SRY, sex determination and gonadal differentiation

Koopman, Peter and Wilhelm, Dagmar (2011). SRY, sex determination and gonadal differentiation. In Cheryll Tickle (Ed.), eLS eLS: Developmental Biology ed. (pp. 1-9) Chichester, U.K.: John Wiley & Sons. doi:10.1002/047001590X

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Author Koopman, Peter
Wilhelm, Dagmar
Title of chapter SRY, sex determination and gonadal differentiation
Title of book eLS
Place of Publication Chichester, U.K.
Publisher John Wiley & Sons
Publication Year 2011
Sub-type Research book chapter (original research)
DOI 10.1002/047001590X
Edition eLS: Developmental Biology
ISBN 9780470015902
Editor Cheryll Tickle
Start page 1
End page 9
Total pages 9
Language eng
Abstract/Summary The commitment to develop into a male or female embryo is dependent on whether testes or ovaries develop from the primordial gonads. This decision is in turn controlled by the function of a gene, SRY, found on the Y chromosome in mammals. The proper expression and function of SRY in supporting cell precursors induces a cascade of gene expression that causes these cells to differentiate into Sertoli cells. Subsequently, Sertoli cells orchestrate the development of all other cell types resulting in the formation of testes, which produce hormones required for other aspects of male development. In the absence of SRY, or if SRY function is impaired, the supporting cells differentiate into granulosa cells, ovaries form and the embryo develops as a female.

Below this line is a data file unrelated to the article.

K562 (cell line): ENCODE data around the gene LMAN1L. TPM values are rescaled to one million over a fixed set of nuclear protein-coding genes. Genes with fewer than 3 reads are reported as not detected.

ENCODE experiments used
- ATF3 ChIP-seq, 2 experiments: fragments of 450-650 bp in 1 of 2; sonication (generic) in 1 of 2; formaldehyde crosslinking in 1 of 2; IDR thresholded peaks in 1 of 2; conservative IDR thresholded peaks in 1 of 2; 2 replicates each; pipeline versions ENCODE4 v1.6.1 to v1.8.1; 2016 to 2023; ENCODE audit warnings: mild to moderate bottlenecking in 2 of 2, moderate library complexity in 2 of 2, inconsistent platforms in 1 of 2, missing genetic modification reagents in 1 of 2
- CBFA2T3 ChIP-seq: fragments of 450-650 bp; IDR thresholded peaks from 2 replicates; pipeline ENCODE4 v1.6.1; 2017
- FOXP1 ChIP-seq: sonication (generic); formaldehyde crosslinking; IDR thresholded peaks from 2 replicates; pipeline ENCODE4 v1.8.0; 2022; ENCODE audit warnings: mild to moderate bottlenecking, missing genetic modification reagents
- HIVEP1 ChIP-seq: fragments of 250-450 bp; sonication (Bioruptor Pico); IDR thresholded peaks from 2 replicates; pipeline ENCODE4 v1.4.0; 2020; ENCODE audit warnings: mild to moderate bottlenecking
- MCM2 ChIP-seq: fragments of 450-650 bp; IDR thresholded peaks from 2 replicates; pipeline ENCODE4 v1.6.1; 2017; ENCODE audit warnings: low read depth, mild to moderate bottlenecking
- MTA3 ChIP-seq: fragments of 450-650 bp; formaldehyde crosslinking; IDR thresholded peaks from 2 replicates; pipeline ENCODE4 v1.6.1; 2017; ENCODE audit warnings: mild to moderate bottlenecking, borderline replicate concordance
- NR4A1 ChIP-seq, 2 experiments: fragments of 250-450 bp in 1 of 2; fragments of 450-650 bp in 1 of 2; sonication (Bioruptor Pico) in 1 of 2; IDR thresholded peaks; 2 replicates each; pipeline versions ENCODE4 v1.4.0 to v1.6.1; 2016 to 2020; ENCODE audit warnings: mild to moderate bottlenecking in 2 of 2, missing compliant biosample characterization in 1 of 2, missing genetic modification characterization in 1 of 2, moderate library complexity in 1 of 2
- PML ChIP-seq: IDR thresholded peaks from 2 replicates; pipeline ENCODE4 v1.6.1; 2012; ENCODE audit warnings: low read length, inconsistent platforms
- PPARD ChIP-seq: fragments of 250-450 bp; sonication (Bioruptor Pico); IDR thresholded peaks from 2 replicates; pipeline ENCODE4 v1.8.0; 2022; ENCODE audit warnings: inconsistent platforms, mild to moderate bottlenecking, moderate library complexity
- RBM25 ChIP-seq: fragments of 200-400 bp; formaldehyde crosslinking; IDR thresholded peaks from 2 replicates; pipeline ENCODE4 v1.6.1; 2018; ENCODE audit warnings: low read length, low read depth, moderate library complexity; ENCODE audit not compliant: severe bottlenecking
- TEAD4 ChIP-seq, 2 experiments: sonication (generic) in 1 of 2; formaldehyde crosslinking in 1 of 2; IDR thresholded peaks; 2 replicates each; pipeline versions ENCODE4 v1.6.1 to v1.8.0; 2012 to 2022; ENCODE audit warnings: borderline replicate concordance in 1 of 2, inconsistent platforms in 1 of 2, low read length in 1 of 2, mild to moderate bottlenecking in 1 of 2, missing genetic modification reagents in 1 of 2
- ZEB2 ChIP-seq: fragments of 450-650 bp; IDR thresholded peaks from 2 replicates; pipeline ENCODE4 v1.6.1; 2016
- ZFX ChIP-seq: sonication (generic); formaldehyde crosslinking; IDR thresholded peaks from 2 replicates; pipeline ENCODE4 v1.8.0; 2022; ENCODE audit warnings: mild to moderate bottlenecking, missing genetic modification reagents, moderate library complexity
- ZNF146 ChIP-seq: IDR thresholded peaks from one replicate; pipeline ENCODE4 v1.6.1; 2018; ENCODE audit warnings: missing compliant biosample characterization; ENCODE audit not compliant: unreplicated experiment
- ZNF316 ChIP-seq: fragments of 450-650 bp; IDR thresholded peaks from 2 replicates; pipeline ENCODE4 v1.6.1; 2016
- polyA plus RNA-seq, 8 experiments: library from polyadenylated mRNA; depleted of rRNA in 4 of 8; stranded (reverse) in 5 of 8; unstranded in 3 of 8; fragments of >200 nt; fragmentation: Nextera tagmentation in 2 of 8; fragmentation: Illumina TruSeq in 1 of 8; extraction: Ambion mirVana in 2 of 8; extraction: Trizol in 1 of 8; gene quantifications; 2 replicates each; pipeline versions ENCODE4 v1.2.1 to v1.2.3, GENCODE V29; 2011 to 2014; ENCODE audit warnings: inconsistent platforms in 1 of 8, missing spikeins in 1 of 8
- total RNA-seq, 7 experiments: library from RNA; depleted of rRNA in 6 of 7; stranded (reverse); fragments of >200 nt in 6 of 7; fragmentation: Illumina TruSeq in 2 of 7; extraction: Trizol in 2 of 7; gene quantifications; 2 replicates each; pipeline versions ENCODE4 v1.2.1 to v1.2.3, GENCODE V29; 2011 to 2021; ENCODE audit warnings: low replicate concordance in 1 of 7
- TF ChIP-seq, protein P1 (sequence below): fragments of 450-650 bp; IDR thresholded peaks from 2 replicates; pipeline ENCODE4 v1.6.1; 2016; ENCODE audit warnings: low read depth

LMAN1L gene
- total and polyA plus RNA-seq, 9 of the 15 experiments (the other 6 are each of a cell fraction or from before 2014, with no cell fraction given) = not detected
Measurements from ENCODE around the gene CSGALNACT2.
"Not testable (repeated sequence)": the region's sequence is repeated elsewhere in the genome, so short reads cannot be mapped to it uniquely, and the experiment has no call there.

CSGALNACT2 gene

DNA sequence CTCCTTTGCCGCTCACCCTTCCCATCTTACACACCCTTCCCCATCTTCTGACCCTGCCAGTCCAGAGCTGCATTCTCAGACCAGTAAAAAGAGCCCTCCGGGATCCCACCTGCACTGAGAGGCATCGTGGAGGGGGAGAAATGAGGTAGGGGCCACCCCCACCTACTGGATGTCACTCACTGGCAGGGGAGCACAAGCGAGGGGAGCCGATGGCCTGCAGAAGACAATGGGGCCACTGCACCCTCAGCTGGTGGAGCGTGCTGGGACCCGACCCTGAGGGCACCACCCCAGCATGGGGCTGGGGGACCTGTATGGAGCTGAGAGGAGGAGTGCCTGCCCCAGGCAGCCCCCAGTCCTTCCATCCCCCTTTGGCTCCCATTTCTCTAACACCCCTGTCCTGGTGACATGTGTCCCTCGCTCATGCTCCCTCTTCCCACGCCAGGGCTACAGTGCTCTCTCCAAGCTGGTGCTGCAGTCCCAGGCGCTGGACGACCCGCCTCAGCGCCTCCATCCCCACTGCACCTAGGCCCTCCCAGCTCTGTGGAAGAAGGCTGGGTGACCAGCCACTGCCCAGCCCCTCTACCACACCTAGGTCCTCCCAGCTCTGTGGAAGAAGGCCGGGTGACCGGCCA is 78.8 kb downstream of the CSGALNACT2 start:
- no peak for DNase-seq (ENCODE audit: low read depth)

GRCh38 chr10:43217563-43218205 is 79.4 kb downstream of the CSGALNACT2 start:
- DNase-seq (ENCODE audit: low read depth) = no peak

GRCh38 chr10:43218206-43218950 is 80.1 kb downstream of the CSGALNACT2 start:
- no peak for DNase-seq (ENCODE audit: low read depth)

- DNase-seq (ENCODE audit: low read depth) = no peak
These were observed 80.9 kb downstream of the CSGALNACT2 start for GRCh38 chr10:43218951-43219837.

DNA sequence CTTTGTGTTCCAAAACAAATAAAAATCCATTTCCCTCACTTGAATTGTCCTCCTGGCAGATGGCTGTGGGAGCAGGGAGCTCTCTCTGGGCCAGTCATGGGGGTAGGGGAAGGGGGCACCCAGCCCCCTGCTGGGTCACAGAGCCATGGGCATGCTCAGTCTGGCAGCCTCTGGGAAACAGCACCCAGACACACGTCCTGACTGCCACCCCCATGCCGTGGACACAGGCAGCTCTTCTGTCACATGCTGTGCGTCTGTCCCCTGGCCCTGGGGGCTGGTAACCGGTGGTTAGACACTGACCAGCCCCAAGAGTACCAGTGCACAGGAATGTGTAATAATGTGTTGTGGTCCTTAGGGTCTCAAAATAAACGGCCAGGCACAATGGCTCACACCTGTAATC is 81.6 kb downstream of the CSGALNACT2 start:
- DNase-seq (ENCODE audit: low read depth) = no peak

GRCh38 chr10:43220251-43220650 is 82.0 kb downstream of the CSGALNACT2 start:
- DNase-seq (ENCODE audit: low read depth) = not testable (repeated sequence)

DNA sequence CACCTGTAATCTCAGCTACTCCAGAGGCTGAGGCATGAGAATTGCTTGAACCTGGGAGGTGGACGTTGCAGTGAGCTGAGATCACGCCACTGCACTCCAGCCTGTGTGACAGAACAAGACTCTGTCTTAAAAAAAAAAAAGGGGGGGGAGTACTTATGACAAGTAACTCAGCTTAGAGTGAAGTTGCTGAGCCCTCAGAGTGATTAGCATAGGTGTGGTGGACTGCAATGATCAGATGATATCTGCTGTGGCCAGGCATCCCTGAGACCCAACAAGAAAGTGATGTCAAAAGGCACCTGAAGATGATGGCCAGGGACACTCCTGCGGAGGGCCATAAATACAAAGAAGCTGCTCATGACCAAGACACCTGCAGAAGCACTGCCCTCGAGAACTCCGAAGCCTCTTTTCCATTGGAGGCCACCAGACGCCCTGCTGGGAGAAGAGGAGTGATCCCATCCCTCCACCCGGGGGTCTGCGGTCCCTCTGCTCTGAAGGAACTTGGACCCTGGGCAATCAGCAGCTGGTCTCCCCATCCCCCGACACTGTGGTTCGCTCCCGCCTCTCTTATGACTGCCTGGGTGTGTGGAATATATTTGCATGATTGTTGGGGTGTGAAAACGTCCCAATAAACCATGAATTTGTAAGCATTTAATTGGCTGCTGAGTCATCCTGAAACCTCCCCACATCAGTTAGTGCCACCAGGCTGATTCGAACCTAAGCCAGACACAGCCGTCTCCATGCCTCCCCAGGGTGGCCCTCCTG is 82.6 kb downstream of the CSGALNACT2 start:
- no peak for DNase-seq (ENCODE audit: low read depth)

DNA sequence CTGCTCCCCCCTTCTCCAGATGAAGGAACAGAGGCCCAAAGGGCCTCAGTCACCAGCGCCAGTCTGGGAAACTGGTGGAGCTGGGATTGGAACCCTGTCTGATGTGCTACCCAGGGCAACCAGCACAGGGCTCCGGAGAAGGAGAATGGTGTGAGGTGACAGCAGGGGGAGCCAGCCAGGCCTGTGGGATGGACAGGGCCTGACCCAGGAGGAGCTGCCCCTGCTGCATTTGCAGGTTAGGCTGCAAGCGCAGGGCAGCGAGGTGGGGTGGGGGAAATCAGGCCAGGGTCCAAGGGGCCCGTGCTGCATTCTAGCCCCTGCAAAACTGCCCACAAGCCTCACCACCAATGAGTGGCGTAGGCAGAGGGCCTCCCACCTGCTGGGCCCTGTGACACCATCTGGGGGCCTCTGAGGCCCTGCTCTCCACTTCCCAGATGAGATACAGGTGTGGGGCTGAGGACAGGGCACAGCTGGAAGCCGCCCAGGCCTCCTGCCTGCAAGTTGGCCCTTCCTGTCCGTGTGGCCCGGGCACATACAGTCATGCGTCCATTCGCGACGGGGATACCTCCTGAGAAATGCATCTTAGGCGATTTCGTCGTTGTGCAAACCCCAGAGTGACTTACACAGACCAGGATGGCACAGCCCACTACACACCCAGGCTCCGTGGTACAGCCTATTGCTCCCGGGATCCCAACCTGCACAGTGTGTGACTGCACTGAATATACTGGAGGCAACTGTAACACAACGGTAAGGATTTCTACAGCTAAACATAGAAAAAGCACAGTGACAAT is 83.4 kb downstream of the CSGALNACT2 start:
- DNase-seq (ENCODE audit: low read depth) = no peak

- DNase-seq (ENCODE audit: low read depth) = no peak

Keyword Sex determination
Sex reversal
Y chromosome
Testis development
Ovary development
Q-Index Code B1
Q-Index Status Confirmed Code
Institutional Status UQ
Additional Notes eLS (formerly known as the Encyclopedia of Life Sciences) is a monthly-updating reference work containing over 4,800 specially commissioned, peer-reviewed and citable articles written by leaders in the field. It offers comprehensive and authoritative coverage of the life sciences for students, lecturers and researchers alike. Published Online: 15 NOV 2011

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Created: Wed, 18 Jan 2012, 21:03:53 EST by Susan Allen on behalf of Institute for Molecular Bioscience